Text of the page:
Annual report for Estonian companies

Preparing and filing the report for the business year (annual report) is mandatory for all legal entities and enterprises that are registered and operating in Estonia. The annual report is submitted to the Commercial Register, and all information in the report becomes public – everyone has the right to access the financial statements of any enterprise.

The main purpose of introducing the obligation to prepare and submit financial statements to the Commercial Register annually is to provide objective and reliable information on the financial position and the results of the company’s business activities to governmental authorities and other interested parties.

What does the annual accounting report consist of?

The annual report must comply with the established rules and standards, and include the following items:

Balance sheet

The balance sheet provides information about the company’s financial position, including its assets, liabilities, and equity, as of the last day of the financial year (31 December by default).

Income statement

The income statement lists the income and expenses of the enterprise within the reporting period (year), reflecting the economic indicators of the company, including income, expenses, profit or loss.

Cash flow statement

The cash flow statement reflects the cash flows of the enterprise for the reporting period, including cash receipts and cash equivalents and disbursements, as well as payments made by the company during its business activities, grouped according to their purpose as cash flow from operating activities, investing activities and financing activities.

Statement of changes in equity

The statement of changes in equity reflects movements and transformations in the company’s equity that occurred during the reporting period, including contributions to the authorised capital of the company or payments made to the company’s participants, profit or loss as well as other significant circumstances and data that affected the size of the company’s equity.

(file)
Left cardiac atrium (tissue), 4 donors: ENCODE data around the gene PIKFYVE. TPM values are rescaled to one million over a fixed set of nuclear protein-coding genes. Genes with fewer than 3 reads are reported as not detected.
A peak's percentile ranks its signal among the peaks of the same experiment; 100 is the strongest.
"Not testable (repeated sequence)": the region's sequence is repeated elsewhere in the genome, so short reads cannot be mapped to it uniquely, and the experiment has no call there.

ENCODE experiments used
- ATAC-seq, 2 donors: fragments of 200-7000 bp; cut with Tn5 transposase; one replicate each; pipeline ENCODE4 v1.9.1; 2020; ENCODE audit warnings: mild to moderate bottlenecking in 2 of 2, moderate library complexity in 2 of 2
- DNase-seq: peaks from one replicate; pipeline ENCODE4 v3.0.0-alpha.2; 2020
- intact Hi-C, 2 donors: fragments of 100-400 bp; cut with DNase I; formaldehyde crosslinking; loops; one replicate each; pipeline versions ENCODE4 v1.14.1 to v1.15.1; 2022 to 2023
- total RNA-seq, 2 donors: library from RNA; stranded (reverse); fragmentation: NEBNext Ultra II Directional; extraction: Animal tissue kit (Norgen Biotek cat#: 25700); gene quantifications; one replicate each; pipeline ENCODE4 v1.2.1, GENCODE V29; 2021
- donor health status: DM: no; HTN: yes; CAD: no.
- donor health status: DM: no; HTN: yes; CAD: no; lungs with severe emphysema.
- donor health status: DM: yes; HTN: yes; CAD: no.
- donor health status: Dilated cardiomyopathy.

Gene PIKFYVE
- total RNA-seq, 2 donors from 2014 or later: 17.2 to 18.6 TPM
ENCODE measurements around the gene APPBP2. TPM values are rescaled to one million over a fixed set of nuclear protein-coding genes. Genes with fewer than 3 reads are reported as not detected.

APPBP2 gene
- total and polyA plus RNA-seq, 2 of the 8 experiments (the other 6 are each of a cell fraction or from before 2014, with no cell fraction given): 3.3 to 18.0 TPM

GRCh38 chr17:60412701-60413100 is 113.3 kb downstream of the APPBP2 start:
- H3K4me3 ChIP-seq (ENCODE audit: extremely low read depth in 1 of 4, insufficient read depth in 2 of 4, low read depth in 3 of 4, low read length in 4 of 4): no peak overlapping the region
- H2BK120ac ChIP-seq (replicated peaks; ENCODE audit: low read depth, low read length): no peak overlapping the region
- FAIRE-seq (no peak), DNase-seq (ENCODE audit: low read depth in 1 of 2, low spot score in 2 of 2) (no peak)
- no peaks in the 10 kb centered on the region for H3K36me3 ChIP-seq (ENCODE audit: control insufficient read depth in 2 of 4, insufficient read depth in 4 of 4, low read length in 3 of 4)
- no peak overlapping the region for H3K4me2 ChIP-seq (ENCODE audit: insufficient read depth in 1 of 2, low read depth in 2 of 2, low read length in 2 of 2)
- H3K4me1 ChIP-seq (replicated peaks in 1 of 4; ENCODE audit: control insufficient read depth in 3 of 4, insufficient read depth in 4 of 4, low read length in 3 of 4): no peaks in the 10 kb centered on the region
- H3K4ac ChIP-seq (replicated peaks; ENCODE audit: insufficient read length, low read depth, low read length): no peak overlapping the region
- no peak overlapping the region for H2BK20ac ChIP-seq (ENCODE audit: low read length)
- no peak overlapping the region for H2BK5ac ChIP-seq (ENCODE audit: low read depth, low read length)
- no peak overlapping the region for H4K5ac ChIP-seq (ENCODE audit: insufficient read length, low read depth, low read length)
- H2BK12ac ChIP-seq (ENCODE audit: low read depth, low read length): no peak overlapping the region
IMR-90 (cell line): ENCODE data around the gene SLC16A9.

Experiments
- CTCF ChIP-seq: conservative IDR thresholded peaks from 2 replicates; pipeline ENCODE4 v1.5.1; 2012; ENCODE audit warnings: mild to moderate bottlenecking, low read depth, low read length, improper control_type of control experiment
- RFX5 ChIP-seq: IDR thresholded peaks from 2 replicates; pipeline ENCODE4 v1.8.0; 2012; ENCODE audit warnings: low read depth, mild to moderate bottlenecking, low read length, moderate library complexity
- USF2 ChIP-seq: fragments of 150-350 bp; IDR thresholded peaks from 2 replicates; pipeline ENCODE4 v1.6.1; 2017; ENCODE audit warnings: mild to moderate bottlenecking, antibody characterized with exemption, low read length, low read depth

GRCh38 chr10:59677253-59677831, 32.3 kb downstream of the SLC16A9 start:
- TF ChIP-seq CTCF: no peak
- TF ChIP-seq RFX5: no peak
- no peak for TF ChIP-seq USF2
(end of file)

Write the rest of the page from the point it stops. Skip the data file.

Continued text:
Additional information

Depending on the specifics of the commercial activities of the enterprise, the annual financial report must include certain additional information. As a minimum, the following annexes should be attached to the annual report:

  • report on the activities of the enterprise – a description of the company’s activities and its plans as well as of other significant circumstances that are relevant in the context of the annual report;
  • explanation as to the financial reporting standard applied in the preparation of the annual report;
  • accounting principles used to prepare the annual report;
  • explanations and clarifications on significant items and articles, changes in the main statement and during the reporting period.

Zero balance

The obligation to prepare and file annual financial statements (annual report) applies to all companies, regardless of whether the company was economically active during the financial year or was idle for any reason.

In case of a complete absence of any economic activity of the legal entity (there is not a single accounting transaction in the bank or the cash register), it is necessary to prepare and submit a zero balance report to the Commercial Register.

Deadlines for filing annual financial statements

The annual report must be prepared, approved and submitted to the Commercial Register within half a year (6 months) after the end of the business year. Thus, if the business year of the enterprise is equal to the calendar year (from 1 January to 31 December), the deadline for filing the annual financial report will be 30 June.